Not too many teachers have tried to use the Ultimate CI™ approach (UCI™) with very small children. I guess the assumption is that it’s a middle and high school thing. But a member of my current Book 2 UCI training group asked the other members of the group if anyone is using the StarChart™ in grades K-4.
The following response is from group member Karin Trouyet:
My name is Karin and I used the STAR with all my elementary grades last year in person with great success. I did skip some of the STAR steps for the younger students in grades K-2nd because I observed that the writing piece and drawing piece caused a cognitive overload. I used a lot of scaffolding, I would be the one illustrating the image either with them or ahead of time. I realized that the writing (even simple) or drawing really stressed them out and took away from their listening focus. Children are no longer taught how to just listen so you will have to work hard to make this shift, but it pays off long term. I had lots of props (hats, masks, stuffed animals, visuals) to keep it lively for the little ones. I only did tableaux for K-2.
I did do the classroom expectations poster together with them ( simplify language), I spent an entire class time just doing this with them.
For K-2nd grade:
*Town Meeting – check-in in L1 (no jobs)
*Create Tableaux options:
– Image created by you ahead of time
-One word image, use the steps suggested by Ben, but you will be drawing the image for them (use one whole class for just this step) then continue with the STAR cycle.
*Quick Quiz (only yes or no / thumbs up or down) – No writing – too stressful for them – creates cognitive overload. Add lost of silliness here and it was their favorite part!
*Grammar discussion (only when students asked a question, like: why is there an S there) stick to “this means that”. Very rare in these grades, but once in a while, a heritage speaker might ask.
*Teacher reads in L2
*Class closure routine – very important to have closure, as important as the Town meeting.
Keep all the stories in a digital slide presentation with the drawings and if you can start making paper booklets with all of them so that students can bring home at the end of the year “Spanish Class Stories”, children loved that, parents and administration too! And you get to keep one for your FVR library in older novice grades.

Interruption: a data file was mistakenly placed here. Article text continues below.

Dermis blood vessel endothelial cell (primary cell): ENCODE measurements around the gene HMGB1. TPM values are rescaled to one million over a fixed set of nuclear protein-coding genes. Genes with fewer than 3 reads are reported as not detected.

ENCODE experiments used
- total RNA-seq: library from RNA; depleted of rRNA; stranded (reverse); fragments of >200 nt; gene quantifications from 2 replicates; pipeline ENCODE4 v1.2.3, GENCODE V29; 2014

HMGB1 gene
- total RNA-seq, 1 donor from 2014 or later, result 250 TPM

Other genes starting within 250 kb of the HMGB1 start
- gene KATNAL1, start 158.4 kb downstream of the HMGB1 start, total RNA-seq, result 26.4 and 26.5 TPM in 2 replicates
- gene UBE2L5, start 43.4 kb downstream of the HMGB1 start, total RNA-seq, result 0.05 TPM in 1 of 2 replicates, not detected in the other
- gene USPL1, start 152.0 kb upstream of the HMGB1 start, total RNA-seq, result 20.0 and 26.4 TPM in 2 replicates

Use the digital version to revisit a story when the class energy (or yours) is running low and you want to just read together, remember, laugh and enjoy. So much INPUT!
For 3rd, 4th and 5th grades:
I did the full version of the STAR with 3rd, 4th and 5th grade with no problem. They loved it! My only suggestion is that for 3rd, 4th and 5th you have to be relentless with your classroom expectations and Ben’s Classroom rules, every time.
With 3rd,4th and 5th grades I did not move into stories until the second semester. It took me the entire first semester to create the classroom culture/ behavior expectations and listening skills to where I needed them for the stories to have flow. It is worth being patient until the entire class is ready.
The STAR is the best way to teach children languages. The joy you will have in your class will be enormous, and you will have great relationships with your students because they will feel like active learners with a voice, something they don’t get to feel often in their other classes.
If you need anything else now or throughout the year, please don’t hesitate to contact me, I have tons to share.
Best of luck,
My (Ben’s) comment:
And there will be more on this important topic as we go along. I am collaborating with Karin as she sets up data collection instruments and works with school curriculum teams this year to investigate putting the StarChart™ Curriculum into all the language classrooms in her school. Somebody (admins or parents or both) have observed something in Karin’s classroom that they want to see in the other language classrooms of their school.